JF__I have always been interested in infusing my work with elements from abstract painting. Agnes Martin is one of my favourite painters and her use of pencil and thin paint has been a big influence. Referencing grids, op-art colour choices, and other abstract painting devices is a way of introducing a more sci-fi element to mix in with the more organic body-oriented elements in the work. In the chain link paintings the chain link is painted first then the rest is added in those Chuck Close like areas. I have also used grids to cover up naughty bits, as you used to see in videos and photos. I have always loved the whole paintings-within-paintings idea. I first used it when I was making all-red paintings and thinking of Matisse. The motif of the painter painting is obviously a classic Picasso genre which I never get tired of. It’s the cyborg, late night painter. Also The Picture of Dorian Grey idea is very interesting to me, the idea of a painting as a living or supernatural object generates a lot of ideas for me.

IN__Using the grid to cover up the “naughty bits” of the painting makes me think of the paintings you made where there are pixels covering parts of the painting. As well as a way of censoring, the pixels are a way of mangling the body into something grotesque. The pixels end up looking like a super zoomed-in microscopic view of parts of the body…

JF__A good friend of mine at the time, the artist Alex Brown, was doing a lot of geometric, grid-type work and they were more like photographic images that he broke up into these symmetric patterns. I was seeing his work a lot because we were friends and showed at the same gallery. It also became part of my eternal failed quest to make my work more commercial. Like maybe if you can’t see any sexual organs that will help. So it satisfied my desire to paint something neat and precise like that and edit my own paintings.

IN__So… it was a business plan?

JF__Yeah, one of many.

IN__And it didn’t work… they wanted them even less after that?

JF__*Laughs* For years the only people who would buy my work were other artists. Selling for me was very rare. Regardless of my attempts to “put more blue” or edit out penises… whatever I tried it didn’t really make a difference. So I just stopped worrying about it.

IN__They seem like such bizarre strategies… putting more blue in your work… what made you think people would want to buy your work if you did that? I mean, who was responsible for that idea?

JF__*Laughs* I had a studio for many years next to this painter, Alexis Rockman, in New York. He at one point was working with the art dealer Gian Enzo Speroni. We had these partition walls that didn’t go all the way up so for years I would hear all his studio visits. I learned a lot hearing what people said, not knowing that someone was listening next door. I’ll never forget one time Speroni was doing a studio visit and he said “more blue sky! Just give me more blue sky!”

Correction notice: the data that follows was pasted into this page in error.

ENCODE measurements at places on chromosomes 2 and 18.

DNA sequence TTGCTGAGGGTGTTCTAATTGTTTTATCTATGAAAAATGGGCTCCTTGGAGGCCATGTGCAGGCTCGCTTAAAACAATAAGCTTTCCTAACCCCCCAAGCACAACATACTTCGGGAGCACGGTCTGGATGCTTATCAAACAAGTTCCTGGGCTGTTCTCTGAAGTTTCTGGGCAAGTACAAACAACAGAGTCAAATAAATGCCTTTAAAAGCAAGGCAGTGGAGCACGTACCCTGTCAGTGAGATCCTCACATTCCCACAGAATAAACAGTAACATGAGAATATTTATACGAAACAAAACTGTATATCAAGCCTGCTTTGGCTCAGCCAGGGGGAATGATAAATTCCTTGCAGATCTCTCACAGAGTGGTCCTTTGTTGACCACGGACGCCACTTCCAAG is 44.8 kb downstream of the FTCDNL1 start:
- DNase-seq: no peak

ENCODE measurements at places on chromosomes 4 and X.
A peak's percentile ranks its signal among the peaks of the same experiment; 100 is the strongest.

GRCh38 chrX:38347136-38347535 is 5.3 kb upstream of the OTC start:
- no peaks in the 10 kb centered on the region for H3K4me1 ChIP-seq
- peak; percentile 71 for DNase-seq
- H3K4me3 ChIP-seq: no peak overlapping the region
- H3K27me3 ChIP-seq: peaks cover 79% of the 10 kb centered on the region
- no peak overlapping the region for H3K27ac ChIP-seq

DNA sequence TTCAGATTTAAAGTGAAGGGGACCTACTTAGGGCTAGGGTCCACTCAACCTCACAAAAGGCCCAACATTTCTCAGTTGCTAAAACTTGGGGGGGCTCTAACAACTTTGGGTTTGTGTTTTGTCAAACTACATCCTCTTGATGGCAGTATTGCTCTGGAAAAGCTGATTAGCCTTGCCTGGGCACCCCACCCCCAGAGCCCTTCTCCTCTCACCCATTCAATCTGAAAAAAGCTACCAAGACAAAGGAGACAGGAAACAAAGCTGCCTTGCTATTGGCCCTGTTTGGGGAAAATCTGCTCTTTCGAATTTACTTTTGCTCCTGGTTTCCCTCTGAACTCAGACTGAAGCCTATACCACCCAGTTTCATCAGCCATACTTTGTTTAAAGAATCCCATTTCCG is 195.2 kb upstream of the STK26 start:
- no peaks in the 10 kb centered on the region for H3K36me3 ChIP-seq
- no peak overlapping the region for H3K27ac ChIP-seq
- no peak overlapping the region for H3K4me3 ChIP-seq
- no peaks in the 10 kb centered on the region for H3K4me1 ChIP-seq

IN__So when you stopped trying to make paintings that would sell, what did that leave you? And when did your work start being recognized? Was that when you started working with Canada gallery?

JF__I would say it was in between when I left Feature gallery and did a couple of shows with Peter Blum Gallery. That was sort of a transitional point. That’s around the time where I kind of shifted my work a lot and stopped relying so much on my imagination and the stock characters I’d created over the years. I started using more photographic images as reference material. I also started loosening up a lot. I moved to Poughkeepsie around that time and started getting to know a lot more younger artists like Dana Schutz, Joe Bradley, David Altmejd. There’s a bunch of really talented people I met kind of accidentally and became friends with. Dana Schutz was actually my TA (Teaching Assistant) when I was teaching at Columbia University so I got to know her very well. Maybe you were too young at the time to remember it, but at that point painting was becoming very tight. There was a lot of Julie Mehretu kind of painting. There’s a certain period in the late nineties / early two thousands where painting was becoming very tight. I don’t think that’s bad necessarily, but I felt like I’d absorbed that and was working in that direction and I realised I wasn’t satisfied with it. I wanted to change. Being around these younger artists who were making work that was a lot looser and expressionistic really inspired me. That period was really good to me. I opened up to a realm of younger influence and it opened my work up a lot. That’s the way I’ve been going since.

IN__Your paintings seem to combine elements of things you love; music you’ve listened to, films you’ve watched etc., to create an alien “third” form, often taking the form of a distorted figure. Can you talk about the abstract works and their relationship with your figurative works? Do you generally think about how they might fit together?

JF__I enjoy making the abstract paintings as a side project. It’s more like a pure visual dialysis for me - just dealing with the basics. I don’t think they make sense with the figurative paintings and hopefully someday there will be an opportunity to show them. I’ve done two or three shows where the abstract paintings were mixed in with the figurative work and they sort of got lost. It didn’t make any sense to people. I think people are used to going to an exhibition and consuming this modernist form of presentation where everything is stylistically similar or the same size and has a clear seriality. I realised you usually have to turn the volume down to make it more accessible. My work has very maximalist tendencies… maybe this is something you can relate to because your work also has a lot of information within it.